Meaning of complicity in English:


Pronunciation /kəmˈplɪsɪti/

See synonyms for complicity

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mass noun
  • The fact or condition of being involved with others in an activity that is unlawful or morally wrong.

    ‘he is accused of complicity in a large-scale bribery scheme’
    • ‘The German Supreme Court found that the five members of the Court Martial were guilty of complicity in a crime against humanity.’
    • ‘The concept of aiding and abetting and complicity is well known I think to Australian law.’
    • ‘To get multiple persons at the wrong end of the charge, one has to go to complicity, aiding and abetting, concert.’
    • ‘The truth is, it is hard to face the fact of murder or complicity in murder without a hard and cold heart.’
    • ‘The media's complicity in war crimes continues unabated, of course.’
    • ‘On the minimalist view, he was guilty of importing as an accessory or in complicity with the informant.’
    • ‘There is no evidence of complicity between the employee and the columnists in obtaining the copies.’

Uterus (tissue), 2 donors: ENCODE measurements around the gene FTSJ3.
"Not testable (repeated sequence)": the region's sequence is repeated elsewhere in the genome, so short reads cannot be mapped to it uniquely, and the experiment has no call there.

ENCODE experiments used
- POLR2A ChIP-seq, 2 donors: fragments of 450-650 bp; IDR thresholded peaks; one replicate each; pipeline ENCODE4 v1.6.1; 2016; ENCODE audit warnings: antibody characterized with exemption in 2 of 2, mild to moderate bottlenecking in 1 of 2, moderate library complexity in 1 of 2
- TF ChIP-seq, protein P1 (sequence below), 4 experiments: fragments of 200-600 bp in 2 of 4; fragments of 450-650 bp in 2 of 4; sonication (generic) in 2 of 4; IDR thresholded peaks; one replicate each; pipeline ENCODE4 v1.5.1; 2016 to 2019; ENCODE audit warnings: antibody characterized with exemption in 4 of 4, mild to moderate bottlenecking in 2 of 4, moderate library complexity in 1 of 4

• ‘Corporate complicity, the tribunal's jury of conscience learned, was extensive.’
    • ‘Those three defendants are to face charges of kidnapping and complicity.’
    • ‘In both cases, failures would not justify an investigation into malfeasance or complicity.’
    • ‘Its charter in some way negates the legality of such complicity.’
    • ‘I have privileged information about crime and complicity - but is it to be buried with me?’
    • ‘His depiction of criminal complicity as an everyday affair is brave, if a bit problematic.’
    • ‘This is a statement, not only of intellectual dishonesty, but also of direct political complicity.’
    • ‘Therefore, obedience to obviously sinful commands is complicity and conspiracy.’
    • ‘He has been asked to explain his company's alleged complicity in the contraband cigarette trade.’
    • ‘It involves an understanding of our complicity in the system without judgement or guilt.’
    • ‘Poverty and lack of judicial responsibility entice officials into complicity.’
    • ‘Accused of complicity in the coup attempt of July 1917, he even had to go into hiding in Finland.’
    • ‘Given many of their staff's political sympathies one might almost suspect complicity.’
    collusion, involvement, collaboration, connivance, abetment
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Mid 17th century from Middle English complice ‘an associate’, from Old French, from late Latin complex, complic- ‘allied’, from Latin complicare ‘fold together’ (see complicate). Compare with accomplice.